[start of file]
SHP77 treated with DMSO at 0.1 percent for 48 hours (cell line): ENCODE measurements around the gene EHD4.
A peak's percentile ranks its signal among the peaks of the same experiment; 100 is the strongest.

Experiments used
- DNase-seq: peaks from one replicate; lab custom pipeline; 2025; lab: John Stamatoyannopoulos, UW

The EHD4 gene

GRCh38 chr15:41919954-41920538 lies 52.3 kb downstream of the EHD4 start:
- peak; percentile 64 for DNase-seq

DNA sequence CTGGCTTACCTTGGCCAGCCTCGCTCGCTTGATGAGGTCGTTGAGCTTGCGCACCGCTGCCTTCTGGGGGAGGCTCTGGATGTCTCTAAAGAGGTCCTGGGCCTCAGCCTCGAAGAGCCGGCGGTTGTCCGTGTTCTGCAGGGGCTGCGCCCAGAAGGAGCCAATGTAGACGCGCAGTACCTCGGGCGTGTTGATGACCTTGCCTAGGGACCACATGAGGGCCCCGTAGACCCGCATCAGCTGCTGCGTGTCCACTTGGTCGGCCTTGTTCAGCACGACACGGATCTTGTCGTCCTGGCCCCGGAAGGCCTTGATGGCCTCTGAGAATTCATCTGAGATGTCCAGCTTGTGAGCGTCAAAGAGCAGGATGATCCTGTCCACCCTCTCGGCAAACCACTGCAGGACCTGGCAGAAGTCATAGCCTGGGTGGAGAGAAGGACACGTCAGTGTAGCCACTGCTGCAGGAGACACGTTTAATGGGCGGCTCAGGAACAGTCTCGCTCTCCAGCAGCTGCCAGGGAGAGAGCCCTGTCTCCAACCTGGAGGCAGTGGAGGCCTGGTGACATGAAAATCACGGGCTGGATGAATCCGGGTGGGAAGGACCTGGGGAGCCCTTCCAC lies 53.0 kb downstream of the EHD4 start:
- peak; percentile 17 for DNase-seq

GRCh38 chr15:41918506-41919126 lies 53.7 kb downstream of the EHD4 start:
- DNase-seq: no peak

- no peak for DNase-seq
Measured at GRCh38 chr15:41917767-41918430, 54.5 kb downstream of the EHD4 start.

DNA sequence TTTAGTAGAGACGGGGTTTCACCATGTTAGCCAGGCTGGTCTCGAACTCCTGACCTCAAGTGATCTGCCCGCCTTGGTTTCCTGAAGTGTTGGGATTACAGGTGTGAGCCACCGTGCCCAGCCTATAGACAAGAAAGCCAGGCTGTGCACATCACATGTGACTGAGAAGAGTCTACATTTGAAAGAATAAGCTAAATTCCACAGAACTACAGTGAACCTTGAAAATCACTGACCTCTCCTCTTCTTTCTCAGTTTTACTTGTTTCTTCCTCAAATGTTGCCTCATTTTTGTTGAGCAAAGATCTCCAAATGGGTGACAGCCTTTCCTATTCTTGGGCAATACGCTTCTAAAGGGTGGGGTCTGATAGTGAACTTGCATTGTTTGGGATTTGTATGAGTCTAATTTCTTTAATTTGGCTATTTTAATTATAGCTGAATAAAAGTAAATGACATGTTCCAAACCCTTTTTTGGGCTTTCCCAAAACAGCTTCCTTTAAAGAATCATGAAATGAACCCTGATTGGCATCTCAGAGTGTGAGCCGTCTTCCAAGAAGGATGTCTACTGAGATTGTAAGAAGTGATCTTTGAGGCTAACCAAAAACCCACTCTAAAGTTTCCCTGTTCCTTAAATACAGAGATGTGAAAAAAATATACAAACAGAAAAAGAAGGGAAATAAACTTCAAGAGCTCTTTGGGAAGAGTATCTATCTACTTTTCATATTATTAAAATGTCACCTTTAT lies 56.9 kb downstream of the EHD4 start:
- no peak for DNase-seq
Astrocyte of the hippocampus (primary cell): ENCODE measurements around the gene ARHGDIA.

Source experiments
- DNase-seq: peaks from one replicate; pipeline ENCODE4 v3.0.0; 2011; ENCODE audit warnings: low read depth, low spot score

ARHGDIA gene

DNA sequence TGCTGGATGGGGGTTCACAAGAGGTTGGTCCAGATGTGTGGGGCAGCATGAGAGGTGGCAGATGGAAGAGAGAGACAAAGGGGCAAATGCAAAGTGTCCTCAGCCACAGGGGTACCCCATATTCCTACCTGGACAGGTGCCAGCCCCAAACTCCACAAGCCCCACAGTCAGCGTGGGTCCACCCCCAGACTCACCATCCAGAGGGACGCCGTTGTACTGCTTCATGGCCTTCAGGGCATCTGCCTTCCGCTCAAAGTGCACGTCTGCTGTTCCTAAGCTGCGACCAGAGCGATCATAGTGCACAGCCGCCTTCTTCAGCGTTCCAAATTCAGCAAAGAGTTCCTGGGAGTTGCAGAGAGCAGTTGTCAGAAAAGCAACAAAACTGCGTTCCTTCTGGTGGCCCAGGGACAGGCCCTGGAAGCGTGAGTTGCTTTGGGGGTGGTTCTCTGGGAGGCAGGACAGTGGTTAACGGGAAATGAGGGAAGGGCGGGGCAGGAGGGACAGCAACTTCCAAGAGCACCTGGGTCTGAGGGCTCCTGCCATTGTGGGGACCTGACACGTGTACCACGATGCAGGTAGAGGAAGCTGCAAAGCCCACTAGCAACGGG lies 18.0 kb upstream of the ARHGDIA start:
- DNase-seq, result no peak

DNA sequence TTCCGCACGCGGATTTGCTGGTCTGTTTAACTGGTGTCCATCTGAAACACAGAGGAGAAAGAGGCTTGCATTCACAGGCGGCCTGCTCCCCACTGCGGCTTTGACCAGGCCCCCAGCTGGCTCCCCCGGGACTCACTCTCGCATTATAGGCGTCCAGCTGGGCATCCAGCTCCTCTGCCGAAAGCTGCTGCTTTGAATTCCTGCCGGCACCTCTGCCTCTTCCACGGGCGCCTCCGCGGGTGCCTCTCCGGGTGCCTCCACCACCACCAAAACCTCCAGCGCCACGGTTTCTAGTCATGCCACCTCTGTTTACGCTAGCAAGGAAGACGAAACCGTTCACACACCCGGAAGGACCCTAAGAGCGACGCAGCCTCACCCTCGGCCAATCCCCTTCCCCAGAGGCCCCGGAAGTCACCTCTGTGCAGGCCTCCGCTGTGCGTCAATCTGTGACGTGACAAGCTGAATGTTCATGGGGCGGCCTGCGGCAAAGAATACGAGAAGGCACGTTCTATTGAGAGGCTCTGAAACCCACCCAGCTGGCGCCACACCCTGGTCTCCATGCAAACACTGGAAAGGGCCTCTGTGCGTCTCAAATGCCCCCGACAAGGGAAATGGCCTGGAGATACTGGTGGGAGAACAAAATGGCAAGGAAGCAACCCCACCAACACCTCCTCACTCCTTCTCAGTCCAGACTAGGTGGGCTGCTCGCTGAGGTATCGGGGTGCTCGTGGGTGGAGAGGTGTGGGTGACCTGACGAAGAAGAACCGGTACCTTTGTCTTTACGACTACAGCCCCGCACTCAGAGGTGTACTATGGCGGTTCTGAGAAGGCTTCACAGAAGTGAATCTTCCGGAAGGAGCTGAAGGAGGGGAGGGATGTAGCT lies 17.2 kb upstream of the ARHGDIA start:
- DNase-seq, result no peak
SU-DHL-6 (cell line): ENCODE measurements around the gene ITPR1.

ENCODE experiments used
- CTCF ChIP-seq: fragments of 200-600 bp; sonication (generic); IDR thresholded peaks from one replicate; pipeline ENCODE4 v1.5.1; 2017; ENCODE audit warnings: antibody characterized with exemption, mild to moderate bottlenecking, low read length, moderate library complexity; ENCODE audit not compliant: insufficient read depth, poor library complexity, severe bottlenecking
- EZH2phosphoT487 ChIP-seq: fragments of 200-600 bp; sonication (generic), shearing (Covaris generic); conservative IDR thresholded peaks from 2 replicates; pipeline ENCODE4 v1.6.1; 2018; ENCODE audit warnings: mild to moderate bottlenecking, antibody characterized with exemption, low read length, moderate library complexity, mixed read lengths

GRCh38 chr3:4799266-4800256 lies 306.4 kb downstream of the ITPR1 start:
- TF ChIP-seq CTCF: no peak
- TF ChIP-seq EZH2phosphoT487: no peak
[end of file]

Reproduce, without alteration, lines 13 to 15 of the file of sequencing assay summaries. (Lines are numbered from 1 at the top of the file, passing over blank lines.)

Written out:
Measured at GRCh38 chr15:41917767-41918430, 54.5 kb downstream of the EHD4 start.

DNA sequence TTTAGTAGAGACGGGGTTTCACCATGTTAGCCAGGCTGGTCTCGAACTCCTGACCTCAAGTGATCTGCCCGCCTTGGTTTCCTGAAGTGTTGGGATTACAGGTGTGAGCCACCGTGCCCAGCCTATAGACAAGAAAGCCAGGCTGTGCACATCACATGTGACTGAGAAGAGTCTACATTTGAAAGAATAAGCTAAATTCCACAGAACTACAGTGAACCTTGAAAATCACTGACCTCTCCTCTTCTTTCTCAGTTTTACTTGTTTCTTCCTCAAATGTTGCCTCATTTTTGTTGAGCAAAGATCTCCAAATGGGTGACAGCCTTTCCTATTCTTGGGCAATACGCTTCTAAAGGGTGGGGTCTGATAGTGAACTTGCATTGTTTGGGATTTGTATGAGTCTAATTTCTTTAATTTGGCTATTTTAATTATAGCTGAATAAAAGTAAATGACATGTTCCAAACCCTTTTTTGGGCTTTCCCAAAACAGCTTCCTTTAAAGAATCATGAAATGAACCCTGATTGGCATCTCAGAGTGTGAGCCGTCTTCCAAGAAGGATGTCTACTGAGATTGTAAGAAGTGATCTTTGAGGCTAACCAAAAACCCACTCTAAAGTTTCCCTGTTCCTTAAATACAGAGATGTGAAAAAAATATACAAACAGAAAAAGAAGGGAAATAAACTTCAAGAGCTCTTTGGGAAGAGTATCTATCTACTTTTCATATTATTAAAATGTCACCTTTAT lies 56.9 kb downstream of the EHD4 start:
- no peak for DNase-seq